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This course is a comprehensive guide to the popular digital audio software from Apple, demonstrating the tools and techniques to create, edit, and publish music and podcasts. Author Todd Howard covers the ins and outs of the application, from interfacing with external devices, exploring Apple Loops, and recording instrument and vocal tracks to creating successful mixes, performing edits, and sharing finished projects. Additionally, the course introduces the new features in GarageBand '11, including Flex Time and Groove Matching, which provide powerful methods for editing and tightening up the rhythmic timing of tracks.
To get the bass part of this song down, I am going to create a new real instrument track by clicking the plus and double-clicking on Real Instrument. I've connected my bass amp's line out directly to my audio interface, as I'd like to record the bass with my own bass sound. If I wanted to, I could plug the bass directly in and use GarageBand's amps simulators and effects to get my sound. But in this case, I'd like to record my bass part straight out of the ashdown. I am all connected and ready to set an input level for recording. I will make sure Monitors is On, so I can hear my bass sound coming through the headphones along with the guitar and drums, and I'll click the check box for Automatic Level Control and let GarageBand set a good level for me.
(music playing) Okay cool, I can click that check box off and my input level sticks. I think I'm ready to go. I'll keep Count-In on, so I have one bar to get ready after hitting record and since I have a solid drum loop and a good rhythm guitar part to play to, I can leave the metronome off. I am going to press Return and make sure I am at the beginning and press R to record.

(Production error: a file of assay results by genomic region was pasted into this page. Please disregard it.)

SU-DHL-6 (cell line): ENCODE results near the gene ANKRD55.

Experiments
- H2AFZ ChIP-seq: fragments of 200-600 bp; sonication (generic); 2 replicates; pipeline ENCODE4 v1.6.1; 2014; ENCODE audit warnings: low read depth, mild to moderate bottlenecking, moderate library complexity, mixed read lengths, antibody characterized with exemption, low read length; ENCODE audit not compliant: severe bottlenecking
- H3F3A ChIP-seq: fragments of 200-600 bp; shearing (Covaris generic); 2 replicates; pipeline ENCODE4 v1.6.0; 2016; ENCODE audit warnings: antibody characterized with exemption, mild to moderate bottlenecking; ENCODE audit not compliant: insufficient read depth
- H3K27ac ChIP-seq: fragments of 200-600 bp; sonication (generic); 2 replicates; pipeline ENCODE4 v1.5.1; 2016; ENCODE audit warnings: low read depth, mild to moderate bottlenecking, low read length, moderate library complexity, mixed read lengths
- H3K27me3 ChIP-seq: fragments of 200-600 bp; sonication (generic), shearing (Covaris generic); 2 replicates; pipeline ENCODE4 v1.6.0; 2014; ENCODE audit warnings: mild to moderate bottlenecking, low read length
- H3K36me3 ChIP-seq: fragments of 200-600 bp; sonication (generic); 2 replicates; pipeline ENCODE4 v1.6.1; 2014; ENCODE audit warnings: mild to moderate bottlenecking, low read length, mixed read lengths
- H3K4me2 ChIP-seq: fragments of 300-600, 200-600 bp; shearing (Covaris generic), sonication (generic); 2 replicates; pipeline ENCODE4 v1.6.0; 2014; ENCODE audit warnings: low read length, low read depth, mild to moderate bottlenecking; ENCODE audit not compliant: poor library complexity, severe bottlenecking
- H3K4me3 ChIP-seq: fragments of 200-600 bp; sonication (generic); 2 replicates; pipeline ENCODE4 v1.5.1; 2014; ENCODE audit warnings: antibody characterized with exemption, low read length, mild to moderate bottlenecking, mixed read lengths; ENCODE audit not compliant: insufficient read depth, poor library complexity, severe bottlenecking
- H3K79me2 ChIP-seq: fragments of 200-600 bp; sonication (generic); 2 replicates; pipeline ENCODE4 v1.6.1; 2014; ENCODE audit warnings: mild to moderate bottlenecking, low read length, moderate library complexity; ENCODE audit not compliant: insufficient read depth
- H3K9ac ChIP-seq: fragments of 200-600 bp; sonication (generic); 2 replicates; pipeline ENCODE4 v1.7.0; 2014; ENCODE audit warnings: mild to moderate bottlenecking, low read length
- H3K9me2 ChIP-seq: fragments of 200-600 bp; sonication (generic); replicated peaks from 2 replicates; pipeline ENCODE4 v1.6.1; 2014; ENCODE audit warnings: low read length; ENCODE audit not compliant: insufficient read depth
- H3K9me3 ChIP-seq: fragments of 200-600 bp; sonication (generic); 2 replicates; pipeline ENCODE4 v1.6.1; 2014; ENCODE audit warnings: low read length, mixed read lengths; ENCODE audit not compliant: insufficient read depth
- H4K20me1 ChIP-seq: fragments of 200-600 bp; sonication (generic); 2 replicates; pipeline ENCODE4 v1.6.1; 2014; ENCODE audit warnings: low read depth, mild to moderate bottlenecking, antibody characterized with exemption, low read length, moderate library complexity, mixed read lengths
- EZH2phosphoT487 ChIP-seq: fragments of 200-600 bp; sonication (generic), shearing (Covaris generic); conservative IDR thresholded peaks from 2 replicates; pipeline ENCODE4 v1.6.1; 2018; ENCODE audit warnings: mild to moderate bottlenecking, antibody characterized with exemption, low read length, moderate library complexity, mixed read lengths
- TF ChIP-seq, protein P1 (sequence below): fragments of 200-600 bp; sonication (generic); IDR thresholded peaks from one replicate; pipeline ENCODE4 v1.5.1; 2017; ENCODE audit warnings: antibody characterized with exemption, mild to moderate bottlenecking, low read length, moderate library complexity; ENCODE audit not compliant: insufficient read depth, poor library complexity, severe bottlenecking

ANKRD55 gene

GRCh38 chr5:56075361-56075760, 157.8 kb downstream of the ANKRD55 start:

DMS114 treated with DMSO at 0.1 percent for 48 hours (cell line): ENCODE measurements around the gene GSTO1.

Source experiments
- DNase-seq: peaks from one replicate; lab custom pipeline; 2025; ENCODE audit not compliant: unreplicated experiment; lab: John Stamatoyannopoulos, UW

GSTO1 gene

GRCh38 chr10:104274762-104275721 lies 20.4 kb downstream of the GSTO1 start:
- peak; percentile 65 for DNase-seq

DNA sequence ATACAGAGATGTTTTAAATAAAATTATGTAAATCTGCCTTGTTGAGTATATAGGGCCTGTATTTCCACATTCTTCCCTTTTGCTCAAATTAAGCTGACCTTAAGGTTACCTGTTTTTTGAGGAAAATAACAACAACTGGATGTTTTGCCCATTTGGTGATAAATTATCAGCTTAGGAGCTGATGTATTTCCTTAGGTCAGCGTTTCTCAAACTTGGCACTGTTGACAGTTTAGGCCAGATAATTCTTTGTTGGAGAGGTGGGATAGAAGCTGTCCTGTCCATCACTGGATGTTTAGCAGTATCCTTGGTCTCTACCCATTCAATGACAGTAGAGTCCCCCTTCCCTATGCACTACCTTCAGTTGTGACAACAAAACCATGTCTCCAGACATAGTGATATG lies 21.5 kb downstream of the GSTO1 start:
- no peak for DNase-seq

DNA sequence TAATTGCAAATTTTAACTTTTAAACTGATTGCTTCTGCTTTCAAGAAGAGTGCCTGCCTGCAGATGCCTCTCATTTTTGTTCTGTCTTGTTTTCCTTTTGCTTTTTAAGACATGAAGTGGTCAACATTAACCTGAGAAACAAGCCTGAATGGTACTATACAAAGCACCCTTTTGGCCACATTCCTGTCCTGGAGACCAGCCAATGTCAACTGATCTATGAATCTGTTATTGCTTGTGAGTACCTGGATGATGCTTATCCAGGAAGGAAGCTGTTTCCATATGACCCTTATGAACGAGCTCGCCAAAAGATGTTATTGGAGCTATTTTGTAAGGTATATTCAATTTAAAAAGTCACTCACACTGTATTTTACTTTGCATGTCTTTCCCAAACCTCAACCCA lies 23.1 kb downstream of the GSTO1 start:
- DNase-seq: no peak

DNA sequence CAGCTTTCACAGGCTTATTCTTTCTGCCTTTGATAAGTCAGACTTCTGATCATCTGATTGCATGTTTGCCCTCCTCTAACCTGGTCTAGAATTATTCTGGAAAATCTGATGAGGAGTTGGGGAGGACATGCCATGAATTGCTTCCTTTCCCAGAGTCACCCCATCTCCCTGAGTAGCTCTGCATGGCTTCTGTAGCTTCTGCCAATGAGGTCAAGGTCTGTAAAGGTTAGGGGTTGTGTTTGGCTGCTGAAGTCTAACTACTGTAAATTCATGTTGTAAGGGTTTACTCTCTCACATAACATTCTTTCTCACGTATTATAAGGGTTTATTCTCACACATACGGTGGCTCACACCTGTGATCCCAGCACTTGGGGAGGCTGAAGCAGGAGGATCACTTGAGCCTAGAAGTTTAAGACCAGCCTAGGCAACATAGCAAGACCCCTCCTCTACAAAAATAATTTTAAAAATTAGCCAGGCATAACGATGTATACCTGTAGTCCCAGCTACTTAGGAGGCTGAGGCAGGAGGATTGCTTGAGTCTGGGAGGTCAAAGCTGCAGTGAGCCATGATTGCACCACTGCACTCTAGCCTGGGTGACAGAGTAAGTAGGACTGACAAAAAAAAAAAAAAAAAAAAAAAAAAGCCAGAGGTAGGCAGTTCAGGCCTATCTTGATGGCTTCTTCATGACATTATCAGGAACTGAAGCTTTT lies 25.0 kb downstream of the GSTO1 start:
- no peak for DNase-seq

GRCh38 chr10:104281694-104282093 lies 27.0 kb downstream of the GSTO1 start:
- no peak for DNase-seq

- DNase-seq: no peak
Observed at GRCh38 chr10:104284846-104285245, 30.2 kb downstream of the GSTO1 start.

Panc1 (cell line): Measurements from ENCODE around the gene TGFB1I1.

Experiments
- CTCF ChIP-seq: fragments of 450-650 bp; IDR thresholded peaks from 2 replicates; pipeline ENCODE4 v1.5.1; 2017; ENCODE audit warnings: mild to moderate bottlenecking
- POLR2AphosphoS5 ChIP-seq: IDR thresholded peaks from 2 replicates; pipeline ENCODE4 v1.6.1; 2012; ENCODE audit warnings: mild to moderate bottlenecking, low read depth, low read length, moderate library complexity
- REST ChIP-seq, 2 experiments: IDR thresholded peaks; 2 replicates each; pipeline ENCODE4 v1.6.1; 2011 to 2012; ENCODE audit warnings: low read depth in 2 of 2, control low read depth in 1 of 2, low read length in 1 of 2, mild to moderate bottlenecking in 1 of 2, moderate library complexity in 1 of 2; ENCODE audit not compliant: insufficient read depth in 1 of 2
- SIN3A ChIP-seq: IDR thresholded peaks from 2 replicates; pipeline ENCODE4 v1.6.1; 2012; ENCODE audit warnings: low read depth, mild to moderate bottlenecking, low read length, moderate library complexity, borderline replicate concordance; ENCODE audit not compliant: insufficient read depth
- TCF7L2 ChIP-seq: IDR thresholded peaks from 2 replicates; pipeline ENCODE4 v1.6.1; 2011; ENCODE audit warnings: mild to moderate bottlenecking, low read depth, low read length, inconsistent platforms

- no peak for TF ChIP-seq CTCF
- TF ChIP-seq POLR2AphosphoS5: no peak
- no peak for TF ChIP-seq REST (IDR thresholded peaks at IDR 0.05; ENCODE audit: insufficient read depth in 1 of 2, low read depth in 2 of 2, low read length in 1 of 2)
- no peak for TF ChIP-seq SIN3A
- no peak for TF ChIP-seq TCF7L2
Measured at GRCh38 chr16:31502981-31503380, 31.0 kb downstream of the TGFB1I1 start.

(music playing) Cool, not bad. Now I've got one decent bass take, but I'd like another, to be able to make some choices later on.
If I just press Return and R again, I'll record a new bass part, yes, but I'll erase the part I just recorded. (music playing) The way to keep that last pass and record a new one and have both parts saved as multiple takes is to turn Cycle Record on. It's the button with the two cycling arrows right next to Metronome. Click it and then you have to set a cycle region in the cycle ruler that appears at the top of the screen under the standard ruler.
Click and drag to fill the space that you'd like to record in with the yellow cycle bar. In this case we want it to record a second bass take throughout the whole song, so I have to click and drag from bar one all the way to the end of my song. Now that I have the Cycle Record button on and a cycle region set to the whole song I'll press Return and R to record from the beginning. (music playing) Okay, now notice that there is a small yellow 2 in the upper left of that bass region.
It also says 2 takes. If you click and hold on the 2, you'll see a menu allowing you to choose which take you'd like to make the active take. You can change this at any time, and in a later movie we'll go over how to switch from one active take to another at different points throughout the song.
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